ExperiencePrevious experience is not required for application to the Civil Service. However, as with many jobs, it is always viewed positively. Some individuals applying for a degree may decide to choose one which offers a sandwich placement in an appropriate office environment. Work experience during university vacations is offered by many Civil Service departments and you could write to HR personnel to ask for the opportunity to shadow senior departmental members. If you are unable to gain official experience, you could try to make your CV more attractive by showing involvement in your local community.
- The Home Office
- The Foreign Office
- The Cabinet Office
- HM Revenue and Customs
- The Department for Children, Schools and Families
Career progressionMost Civil Servants stay in the same department throughout their careers but some senior civil servants are able to switch between departments relatively easily. Promotions are likely if individuals show competence and a responsible attitude. A career in the Civil Service will automatically provide individuals with skills which will be useful in a variety of careers in the private sector.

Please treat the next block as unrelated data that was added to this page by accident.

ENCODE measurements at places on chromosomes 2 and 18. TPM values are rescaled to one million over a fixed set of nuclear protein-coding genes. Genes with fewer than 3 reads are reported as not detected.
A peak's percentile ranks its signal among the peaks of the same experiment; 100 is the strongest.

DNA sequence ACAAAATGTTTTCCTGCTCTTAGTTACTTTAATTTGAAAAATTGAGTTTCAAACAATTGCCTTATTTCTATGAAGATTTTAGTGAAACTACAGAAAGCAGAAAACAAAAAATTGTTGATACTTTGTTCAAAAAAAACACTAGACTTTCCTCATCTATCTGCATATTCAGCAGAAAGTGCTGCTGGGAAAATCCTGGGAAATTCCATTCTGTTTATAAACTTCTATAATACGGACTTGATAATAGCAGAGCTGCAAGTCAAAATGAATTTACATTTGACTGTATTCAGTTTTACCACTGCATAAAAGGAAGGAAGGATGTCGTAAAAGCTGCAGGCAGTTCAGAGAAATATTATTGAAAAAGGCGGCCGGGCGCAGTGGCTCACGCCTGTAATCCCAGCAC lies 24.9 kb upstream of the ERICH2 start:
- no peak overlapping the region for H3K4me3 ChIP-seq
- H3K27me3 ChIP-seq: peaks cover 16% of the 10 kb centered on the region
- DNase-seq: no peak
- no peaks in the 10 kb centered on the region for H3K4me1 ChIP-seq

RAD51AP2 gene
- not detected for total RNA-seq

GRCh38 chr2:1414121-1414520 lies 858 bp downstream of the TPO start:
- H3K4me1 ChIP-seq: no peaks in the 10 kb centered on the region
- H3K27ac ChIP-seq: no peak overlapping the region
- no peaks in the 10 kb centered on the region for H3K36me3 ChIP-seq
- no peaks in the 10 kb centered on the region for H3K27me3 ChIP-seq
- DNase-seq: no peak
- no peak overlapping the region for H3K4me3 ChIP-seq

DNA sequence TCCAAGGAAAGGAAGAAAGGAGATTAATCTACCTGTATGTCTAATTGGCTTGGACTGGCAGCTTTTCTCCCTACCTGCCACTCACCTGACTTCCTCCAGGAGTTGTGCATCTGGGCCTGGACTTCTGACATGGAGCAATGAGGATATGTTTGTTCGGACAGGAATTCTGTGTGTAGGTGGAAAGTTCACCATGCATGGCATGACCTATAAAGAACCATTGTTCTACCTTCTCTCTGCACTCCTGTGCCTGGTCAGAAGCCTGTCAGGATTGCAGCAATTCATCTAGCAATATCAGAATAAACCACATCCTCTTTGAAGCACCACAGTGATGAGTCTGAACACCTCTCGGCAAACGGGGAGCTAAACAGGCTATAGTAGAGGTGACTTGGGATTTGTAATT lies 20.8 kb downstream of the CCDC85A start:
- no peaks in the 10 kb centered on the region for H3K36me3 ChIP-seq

Robert (the Civil Servant’s name has been changed for reasons of confidentiality) is a Civil Servant currently working for HM Revenue and Customs, which was formed from the merger of the Inland Revenue and Customs. Robert holds the title of ‘Customer Relationship Manager’ and has the rank of ‘Assistant Secretary’. He is a member of the Senior Civil Service which comprises Assistant, Under and Permanent Secretaries. Robert works with the largest companies in Britain to ensure that they pay the correct amount of tax at the right time. He is also responsible for ensuring that resources are deployed against those companies which choose to pay less than the appropriate amount. He spends a lot of time working with policy and technical colleagues in order to introduce new legislation which aims to combat tax avoidance. He has been a Civil Servant for over thirty years and has been dealing with large companies for ten years. A typical day at work for Robert involves checking e-mails before holding team meetings. In these meetings, Robert and the other members of his team discuss any issues and consider any draft letters prior to issue. He may then have contact with the large companies via telephone, post, e-mail, or face-to-face contact. During this interaction, Robert may discuss significant transactions or perhaps articles that have appeared in the press. He helps the companies to create certainty on major issues which may be affecting them. Internally, Robert is also responsible for reporting new data trends and he also provides defensive briefings about press articles. Robert enjoys several parts of his job, including the relative freedom afforded to someone in his position and the numerous opportunities to form professional relationships with external directors of tax and his own staff. The sense of responsibility that Robert has managed to develop during his time as a Civil Servant is also a positive. Furthermore, the chance to travel abroad and across the United Kingdom in previous roles has also been appreciated by him. However, as with all jobs, there are less positive aspects. Robert believes that these include the bureaucracy associated with reports and related computer systems. Having said this, Robert does not think that such factors should dissuade individuals from applying to the Civil Service. He does, however, believe that individuals wishing to apply should be prepared to develop a thick skin, since the Civil Service is often vilified in the press and the government often seems unwilling to defend itself. Robert also stated that a great mathematical ability is not necessary (although some numerical facility is needed) and people in the department hold degrees in all kinds of disciplines. Robert discussed the Civil Service Fast Stream but he pointed out that there are other ways to enter the profession. Robert joined the Civil Service straight from school after achieving three A Levels. He joined as an Executive Officer and worked gradually through the ranks until he reached the position of Senior Civil Servant. This is quite an unusual way to reach such a senior position but if, like Robert, individuals consistently prove that they have the right attitude and the intellectual aptitude to progress in the Civil Service, opportunities will usually arise. With regards to career progression, Robert has been offered the chance of holding a purely managerial position but he prefers to continue working on operational matters.